Defining entrepreneurship and entrepreneurs

The OECD defines entrepreneurship as the dynamic process of identifying economic opportunities and acting upon them by developing, producing and selling goods and services. Entrepreneurship is the willingness to take risks with new or innovative ideas to generate new products or services. MSMEs, especially those in the informal sector, are also driven by necessity and poverty in the Asia-Pacific region. Therefore, governments in their capacity to promote economic growth turn to mechanisms “to enhance entrepreneurial activity in their regions, whether those mechanisms are tax policies, financing subsidies or other tools.”199 In simple terms, entrepreneurship influences economic development.

Entrepreneurs can contribute to economic development by facilitating the reallocation of resources from more minor to more productive uses.200 In simple terms, individuals who start an entrepreneurial venture are known as entrepreneurs, and the common terminology used for small businesses is entrepreneurial businesses. Although MSME’s primary focus may not be on innovation, it ensures the company is self-sustaining to profit. Entrepreneurs can be singled out based on two primary roles: (1) entrepreneur is the founder of a new business, and (2) entrepreneur plays a more general innovative role in economic life.

As a development strategy in today’s changing economic environment, entrepreneurship has become prominent. Entrepreneurship is considered an essential mechanism for economic development through employment, innovation and welfare.201 It is necessary to a growing economy because its innovations create demand for new products and services that were not previously available.202 Entrepreneurship also resembles a process that leads to the growth or creation of start-ups and small and medium-sized enterprises and business projects. It also focuses on generating new value, social, emotional, aesthetic and financial. Entrepreneurship encourages growth for three reasons: (1) it stimulates competition through the establishment of new enterprises, (2) it facilitates knowledge spillovers to spur innovation and leverage new opportunities, and (3) it generates diversity and variety among enterprises in any location. Table 1 summarises the different characteristics of entrepreneurship and MSMEs.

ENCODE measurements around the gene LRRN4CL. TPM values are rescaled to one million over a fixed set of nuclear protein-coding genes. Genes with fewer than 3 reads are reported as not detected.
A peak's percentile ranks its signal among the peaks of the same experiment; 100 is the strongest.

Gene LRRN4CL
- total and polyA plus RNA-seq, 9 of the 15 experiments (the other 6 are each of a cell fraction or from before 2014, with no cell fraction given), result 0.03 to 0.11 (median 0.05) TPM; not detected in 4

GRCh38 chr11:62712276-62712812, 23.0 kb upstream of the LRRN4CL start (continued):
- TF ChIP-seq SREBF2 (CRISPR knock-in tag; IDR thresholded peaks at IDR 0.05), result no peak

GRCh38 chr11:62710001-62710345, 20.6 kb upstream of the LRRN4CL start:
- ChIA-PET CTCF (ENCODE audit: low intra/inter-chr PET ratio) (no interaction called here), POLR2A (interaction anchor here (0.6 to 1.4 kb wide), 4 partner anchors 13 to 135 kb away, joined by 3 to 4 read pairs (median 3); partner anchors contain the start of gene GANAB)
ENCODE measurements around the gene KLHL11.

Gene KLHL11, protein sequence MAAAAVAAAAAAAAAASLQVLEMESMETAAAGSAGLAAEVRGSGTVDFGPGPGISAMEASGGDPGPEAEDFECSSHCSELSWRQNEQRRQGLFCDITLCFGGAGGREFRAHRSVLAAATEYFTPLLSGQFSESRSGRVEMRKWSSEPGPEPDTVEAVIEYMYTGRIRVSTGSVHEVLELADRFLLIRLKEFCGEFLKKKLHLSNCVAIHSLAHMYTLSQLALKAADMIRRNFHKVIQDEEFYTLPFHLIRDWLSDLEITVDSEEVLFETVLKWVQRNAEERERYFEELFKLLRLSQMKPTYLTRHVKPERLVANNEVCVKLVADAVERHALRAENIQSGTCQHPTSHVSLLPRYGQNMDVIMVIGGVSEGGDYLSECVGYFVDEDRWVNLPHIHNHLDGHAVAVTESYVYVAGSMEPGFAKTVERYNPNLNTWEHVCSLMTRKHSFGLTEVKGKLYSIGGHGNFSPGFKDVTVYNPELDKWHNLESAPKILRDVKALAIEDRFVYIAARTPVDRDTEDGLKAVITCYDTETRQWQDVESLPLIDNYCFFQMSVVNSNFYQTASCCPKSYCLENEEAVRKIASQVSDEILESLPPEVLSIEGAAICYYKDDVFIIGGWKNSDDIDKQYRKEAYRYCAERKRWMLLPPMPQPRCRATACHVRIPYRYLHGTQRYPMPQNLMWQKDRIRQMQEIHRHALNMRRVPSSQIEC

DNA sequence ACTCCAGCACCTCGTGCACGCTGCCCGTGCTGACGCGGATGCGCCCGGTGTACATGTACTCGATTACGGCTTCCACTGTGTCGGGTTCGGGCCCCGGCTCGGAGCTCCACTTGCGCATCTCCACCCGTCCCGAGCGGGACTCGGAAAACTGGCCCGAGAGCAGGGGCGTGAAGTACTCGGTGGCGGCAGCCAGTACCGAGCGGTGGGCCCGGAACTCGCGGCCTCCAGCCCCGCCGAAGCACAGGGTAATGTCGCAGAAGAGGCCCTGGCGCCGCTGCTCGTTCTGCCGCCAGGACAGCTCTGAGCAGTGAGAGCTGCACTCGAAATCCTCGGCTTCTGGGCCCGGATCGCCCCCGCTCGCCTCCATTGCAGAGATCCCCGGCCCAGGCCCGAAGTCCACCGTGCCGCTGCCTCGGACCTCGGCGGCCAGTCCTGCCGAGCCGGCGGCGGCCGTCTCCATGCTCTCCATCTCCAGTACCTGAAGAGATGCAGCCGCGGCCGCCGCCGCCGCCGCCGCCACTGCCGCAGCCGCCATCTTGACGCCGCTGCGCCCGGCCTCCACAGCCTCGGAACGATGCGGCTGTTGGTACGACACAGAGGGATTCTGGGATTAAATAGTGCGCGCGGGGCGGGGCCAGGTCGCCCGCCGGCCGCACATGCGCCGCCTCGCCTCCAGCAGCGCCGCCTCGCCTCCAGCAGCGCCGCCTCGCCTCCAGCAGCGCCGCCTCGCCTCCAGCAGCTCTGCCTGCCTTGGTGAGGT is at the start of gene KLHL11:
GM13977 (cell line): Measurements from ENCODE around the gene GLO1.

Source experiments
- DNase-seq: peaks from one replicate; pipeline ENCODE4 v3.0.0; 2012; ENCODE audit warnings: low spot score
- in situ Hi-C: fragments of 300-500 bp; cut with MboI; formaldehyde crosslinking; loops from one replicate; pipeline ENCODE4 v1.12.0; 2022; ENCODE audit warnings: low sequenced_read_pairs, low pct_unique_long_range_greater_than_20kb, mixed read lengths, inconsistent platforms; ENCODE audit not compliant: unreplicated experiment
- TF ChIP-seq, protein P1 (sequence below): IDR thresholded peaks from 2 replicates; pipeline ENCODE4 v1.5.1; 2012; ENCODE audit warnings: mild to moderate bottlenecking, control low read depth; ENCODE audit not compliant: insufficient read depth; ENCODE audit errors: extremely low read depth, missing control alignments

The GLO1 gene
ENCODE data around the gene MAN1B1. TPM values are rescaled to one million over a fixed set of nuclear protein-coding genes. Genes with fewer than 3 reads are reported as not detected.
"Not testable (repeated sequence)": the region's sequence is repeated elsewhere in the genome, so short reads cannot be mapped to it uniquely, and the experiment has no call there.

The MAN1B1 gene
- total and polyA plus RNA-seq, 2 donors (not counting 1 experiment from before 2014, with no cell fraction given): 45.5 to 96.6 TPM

Table 6. Characteristics of Entrepreneurship and MSMEs

Characteristics Entrepreneurship MSMEs
Definition Stresses innovation Stresses on self-sustaining to a profit focus
Size Large to medium and small Micro, small and medium
Purpose Discover, innovate and establish Produce, buy and sell
Sector Private, government and not-for-profit Informal and formal private sector
Key attributes High need for achievement; internal locus of Control; creativity and innovation; growth Organizational skills to manage efficiently, little innovation, moderate growth, moderate need for achievement

Source: Adapted from Osai & Lucky, 2012, p. 350.

Policymakers should consider facilitating and encouraging the growth of entrepreneurship because it is a force for value creation in one domain or another. Here, value covers both monetary and non-monetary returns, and these values are objectives set by policymakers.203 While some countries focus on entrepreneurship‘s contribution to economic growth, others view it as solving environmental problems and social inclusion.


199 Shane, S. (ed.). (2005). Economic Development through Entrepreneurship. Government, University and Business Linkages”, Edward Elgar, Cheltenham, p. 265.

200 Szirmai, A., Naudé, W., Goedhuys, M. (eds.), (2011).Entrepreneurship, Innovation, and Economic Development”, Oxford University Press, Oxford, p. 256.

201Ács, Z. J., Szerb, L.,2010. The Global Entrepreneurship and Development Index (GEDI), DRUID Conference, London,


203 Scott Jeffrey (2010), University of Chicago Graduate School of Business, The Benefits of Tangible Non-Monetary Incentives.